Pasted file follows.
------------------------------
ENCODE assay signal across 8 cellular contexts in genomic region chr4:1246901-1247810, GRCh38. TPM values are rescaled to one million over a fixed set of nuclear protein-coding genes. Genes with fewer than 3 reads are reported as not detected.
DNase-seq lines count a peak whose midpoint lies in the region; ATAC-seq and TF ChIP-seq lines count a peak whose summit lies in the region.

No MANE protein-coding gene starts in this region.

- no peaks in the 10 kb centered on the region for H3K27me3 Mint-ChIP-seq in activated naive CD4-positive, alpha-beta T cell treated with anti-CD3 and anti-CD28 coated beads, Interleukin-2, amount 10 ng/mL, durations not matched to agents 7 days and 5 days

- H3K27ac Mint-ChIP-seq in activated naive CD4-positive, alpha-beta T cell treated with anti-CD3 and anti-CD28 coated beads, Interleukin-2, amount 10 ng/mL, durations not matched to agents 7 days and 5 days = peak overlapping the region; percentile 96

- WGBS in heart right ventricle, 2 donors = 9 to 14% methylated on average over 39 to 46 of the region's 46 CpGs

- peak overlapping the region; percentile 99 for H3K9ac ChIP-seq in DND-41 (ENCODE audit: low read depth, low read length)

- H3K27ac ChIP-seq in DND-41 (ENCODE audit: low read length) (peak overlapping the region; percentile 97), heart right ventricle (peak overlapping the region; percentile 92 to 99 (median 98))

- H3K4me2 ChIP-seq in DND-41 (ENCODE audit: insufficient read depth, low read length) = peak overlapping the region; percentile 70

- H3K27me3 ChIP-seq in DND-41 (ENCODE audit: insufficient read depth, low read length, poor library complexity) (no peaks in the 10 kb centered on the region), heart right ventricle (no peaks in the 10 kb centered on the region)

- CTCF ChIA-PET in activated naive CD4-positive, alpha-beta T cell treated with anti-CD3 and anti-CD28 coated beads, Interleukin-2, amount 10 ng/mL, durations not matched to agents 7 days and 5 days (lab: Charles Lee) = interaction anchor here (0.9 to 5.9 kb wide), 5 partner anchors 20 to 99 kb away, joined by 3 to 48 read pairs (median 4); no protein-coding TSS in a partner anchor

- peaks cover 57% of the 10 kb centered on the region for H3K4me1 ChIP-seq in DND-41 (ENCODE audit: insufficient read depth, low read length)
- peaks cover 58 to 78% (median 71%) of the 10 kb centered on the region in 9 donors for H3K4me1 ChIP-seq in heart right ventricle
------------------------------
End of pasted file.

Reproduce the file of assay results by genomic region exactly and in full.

ENCODE assay signal across 8 cellular contexts in genomic region chr4:1246901-1247810, GRCh38. TPM values are rescaled to one million over a fixed set of nuclear protein-coding genes. Genes with fewer than 3 reads are reported as not detected.
DNase-seq lines count a peak whose midpoint lies in the region; ATAC-seq and TF ChIP-seq lines count a peak whose summit lies in the region.

No MANE protein-coding gene starts in this region.

- no peaks in the 10 kb centered on the region for H3K27me3 Mint-ChIP-seq in activated naive CD4-positive, alpha-beta T cell treated with anti-CD3 and anti-CD28 coated beads, Interleukin-2, amount 10 ng/mL, durations not matched to agents 7 days and 5 days

- H3K27ac Mint-ChIP-seq in activated naive CD4-positive, alpha-beta T cell treated with anti-CD3 and anti-CD28 coated beads, Interleukin-2, amount 10 ng/mL, durations not matched to agents 7 days and 5 days = peak overlapping the region; percentile 96

- WGBS in heart right ventricle, 2 donors = 9 to 14% methylated on average over 39 to 46 of the region's 46 CpGs

- peak overlapping the region; percentile 99 for H3K9ac ChIP-seq in DND-41 (ENCODE audit: low read depth, low read length)

- H3K27ac ChIP-seq in DND-41 (ENCODE audit: low read length) (peak overlapping the region; percentile 97), heart right ventricle (peak overlapping the region; percentile 92 to 99 (median 98))

- H3K4me2 ChIP-seq in DND-41 (ENCODE audit: insufficient read depth, low read length) = peak overlapping the region; percentile 70

- H3K27me3 ChIP-seq in DND-41 (ENCODE audit: insufficient read depth, low read length, poor library complexity) (no peaks in the 10 kb centered on the region), heart right ventricle (no peaks in the 10 kb centered on the region)

- CTCF ChIA-PET in activated naive CD4-positive, alpha-beta T cell treated with anti-CD3 and anti-CD28 coated beads, Interleukin-2, amount 10 ng/mL, durations not matched to agents 7 days and 5 days (lab: Charles Lee) = interaction anchor here (0.9 to 5.9 kb wide), 5 partner anchors 20 to 99 kb away, joined by 3 to 48 read pairs (median 4); no protein-coding TSS in a partner anchor

- peaks cover 57% of the 10 kb centered on the region for H3K4me1 ChIP-seq in DND-41 (ENCODE audit: insufficient read depth, low read length)
- peaks cover 58 to 78% (median 71%) of the 10 kb centered on the region in 9 donors for H3K4me1 ChIP-seq in heart right ventricle